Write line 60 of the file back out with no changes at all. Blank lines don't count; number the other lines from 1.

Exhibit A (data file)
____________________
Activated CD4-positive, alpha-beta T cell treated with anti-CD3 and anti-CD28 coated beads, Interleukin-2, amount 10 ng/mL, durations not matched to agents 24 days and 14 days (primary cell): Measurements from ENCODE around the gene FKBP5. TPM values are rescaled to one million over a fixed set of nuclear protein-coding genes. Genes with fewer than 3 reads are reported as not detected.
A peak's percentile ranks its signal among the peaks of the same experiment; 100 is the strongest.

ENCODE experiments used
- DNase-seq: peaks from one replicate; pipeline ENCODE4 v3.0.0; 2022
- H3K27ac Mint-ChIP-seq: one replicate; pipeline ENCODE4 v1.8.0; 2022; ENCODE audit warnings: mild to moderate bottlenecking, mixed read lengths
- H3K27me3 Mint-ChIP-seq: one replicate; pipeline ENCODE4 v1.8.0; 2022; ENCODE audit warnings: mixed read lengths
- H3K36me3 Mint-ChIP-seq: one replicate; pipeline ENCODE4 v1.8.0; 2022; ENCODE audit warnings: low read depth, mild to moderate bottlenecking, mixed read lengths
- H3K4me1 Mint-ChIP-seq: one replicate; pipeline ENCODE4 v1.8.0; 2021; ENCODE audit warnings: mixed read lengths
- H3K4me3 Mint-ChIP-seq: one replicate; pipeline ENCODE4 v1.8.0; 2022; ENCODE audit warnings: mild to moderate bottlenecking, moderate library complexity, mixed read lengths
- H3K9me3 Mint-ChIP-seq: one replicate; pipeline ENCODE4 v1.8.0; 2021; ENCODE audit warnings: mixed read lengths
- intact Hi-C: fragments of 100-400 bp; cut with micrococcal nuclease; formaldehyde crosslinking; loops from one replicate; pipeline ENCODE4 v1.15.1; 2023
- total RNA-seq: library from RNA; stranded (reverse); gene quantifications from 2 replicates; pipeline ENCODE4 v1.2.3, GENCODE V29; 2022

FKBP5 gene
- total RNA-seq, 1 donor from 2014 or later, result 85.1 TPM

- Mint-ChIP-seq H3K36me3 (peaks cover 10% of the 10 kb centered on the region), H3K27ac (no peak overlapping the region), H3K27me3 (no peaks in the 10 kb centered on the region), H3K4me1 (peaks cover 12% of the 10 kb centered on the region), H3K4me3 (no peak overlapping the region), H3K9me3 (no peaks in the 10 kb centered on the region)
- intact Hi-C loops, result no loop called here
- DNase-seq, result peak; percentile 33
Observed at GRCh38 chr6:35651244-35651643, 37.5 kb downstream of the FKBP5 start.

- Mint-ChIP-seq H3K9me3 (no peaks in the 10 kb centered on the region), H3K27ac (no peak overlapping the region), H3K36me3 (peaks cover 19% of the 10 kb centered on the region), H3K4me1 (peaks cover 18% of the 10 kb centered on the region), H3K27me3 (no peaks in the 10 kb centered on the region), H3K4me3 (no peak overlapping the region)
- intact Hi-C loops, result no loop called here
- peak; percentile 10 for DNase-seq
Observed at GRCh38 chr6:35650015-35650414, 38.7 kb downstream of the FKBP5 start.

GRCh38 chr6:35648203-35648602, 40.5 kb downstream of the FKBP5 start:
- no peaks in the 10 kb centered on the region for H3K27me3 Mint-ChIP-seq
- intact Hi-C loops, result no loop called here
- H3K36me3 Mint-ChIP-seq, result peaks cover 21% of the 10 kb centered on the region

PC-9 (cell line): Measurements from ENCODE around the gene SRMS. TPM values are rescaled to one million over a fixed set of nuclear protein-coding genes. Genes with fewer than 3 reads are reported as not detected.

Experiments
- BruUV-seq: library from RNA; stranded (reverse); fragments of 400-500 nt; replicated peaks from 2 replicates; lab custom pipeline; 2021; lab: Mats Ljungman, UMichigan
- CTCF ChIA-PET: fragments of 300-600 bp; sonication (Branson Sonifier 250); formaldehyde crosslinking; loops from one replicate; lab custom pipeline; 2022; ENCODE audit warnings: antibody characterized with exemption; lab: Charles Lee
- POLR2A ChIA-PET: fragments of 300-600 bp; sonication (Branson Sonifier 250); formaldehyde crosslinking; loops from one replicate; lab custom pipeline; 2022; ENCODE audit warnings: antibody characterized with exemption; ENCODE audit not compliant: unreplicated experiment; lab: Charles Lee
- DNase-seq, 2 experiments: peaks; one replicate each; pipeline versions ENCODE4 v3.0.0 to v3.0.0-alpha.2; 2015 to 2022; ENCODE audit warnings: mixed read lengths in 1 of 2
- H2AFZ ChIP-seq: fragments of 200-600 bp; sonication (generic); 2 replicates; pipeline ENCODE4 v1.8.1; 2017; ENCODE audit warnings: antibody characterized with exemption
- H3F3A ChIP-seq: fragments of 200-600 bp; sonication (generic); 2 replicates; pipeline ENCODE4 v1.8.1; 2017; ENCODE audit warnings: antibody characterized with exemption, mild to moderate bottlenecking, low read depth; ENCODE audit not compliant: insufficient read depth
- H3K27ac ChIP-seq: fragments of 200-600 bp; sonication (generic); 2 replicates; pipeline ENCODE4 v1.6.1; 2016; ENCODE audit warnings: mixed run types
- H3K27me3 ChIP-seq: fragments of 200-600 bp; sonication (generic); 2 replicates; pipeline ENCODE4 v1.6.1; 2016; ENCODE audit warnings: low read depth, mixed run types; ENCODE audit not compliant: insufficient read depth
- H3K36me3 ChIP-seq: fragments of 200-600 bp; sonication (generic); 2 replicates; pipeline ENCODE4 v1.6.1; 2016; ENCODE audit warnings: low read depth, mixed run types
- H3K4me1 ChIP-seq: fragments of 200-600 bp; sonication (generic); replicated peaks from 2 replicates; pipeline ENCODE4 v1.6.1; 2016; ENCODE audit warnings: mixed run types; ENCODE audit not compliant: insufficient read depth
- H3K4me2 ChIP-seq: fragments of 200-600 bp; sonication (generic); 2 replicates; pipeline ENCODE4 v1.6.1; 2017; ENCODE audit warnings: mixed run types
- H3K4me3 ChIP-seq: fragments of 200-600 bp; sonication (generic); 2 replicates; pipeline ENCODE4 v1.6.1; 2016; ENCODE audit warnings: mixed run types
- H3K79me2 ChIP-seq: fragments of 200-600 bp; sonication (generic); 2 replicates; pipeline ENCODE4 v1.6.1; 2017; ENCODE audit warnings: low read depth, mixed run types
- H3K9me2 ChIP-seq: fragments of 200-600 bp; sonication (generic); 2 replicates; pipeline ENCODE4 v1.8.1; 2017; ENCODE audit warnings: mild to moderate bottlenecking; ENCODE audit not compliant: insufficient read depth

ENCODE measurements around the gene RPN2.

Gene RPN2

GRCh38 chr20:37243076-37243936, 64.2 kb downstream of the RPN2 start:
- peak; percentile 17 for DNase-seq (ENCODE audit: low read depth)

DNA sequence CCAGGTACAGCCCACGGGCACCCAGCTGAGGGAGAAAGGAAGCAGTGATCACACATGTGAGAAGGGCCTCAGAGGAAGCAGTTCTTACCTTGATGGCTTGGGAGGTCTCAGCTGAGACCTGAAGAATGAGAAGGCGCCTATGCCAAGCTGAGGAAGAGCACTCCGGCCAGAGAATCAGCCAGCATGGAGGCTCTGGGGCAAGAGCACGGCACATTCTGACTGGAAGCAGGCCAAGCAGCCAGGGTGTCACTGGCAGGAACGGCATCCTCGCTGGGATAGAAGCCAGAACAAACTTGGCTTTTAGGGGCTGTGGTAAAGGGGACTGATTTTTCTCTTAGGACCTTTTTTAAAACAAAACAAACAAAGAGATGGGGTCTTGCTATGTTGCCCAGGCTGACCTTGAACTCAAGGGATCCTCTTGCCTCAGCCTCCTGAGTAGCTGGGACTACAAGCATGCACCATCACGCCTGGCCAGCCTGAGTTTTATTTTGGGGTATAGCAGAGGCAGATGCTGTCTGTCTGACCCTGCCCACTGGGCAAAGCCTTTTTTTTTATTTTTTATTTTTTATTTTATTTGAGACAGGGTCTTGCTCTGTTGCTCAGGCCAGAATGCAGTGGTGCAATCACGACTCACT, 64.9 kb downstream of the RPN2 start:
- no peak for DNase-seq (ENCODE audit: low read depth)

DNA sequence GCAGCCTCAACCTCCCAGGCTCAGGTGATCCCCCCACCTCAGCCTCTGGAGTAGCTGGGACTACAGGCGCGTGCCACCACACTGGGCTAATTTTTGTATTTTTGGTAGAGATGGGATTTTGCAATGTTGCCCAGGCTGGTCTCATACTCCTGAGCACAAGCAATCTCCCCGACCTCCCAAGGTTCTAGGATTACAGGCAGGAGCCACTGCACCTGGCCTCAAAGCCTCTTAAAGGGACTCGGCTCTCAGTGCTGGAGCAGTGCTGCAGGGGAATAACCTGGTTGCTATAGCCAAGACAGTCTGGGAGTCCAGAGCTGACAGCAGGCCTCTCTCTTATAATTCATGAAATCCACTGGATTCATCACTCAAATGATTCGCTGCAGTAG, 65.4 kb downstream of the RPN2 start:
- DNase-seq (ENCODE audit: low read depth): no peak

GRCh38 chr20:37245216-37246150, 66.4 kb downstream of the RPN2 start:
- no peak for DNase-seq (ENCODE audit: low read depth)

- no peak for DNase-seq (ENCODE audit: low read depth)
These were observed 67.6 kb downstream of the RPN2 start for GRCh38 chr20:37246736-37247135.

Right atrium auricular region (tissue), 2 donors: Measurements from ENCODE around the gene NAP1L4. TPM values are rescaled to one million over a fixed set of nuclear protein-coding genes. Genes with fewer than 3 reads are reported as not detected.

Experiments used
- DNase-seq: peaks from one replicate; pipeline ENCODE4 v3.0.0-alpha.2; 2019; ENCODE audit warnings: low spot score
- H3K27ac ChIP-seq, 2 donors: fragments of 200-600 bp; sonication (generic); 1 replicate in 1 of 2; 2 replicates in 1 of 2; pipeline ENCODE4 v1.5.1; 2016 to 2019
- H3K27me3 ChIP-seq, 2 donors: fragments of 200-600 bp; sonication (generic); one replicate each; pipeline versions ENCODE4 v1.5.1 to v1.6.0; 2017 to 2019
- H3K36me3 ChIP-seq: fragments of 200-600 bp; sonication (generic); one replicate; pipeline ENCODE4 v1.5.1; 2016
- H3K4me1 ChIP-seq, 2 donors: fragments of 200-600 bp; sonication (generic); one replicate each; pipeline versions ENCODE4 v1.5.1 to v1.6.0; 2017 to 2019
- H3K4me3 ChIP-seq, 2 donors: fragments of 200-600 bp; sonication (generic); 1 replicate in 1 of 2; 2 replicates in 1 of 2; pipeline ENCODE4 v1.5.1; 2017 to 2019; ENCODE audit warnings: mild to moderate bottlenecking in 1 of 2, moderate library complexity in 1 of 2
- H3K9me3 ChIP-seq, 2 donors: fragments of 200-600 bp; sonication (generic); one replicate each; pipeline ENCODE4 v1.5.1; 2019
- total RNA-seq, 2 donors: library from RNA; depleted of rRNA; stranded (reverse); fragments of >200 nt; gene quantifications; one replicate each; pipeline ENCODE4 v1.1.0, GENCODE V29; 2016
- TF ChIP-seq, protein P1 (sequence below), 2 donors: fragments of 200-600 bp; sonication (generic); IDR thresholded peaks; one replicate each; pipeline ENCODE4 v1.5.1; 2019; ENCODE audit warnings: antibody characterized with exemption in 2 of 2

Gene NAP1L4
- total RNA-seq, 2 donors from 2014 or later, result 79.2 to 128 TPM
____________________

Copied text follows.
- H3K36me3 ChIP-seq: fragments of 200-600 bp; sonication (generic); one replicate; pipeline ENCODE4 v1.5.1; 2016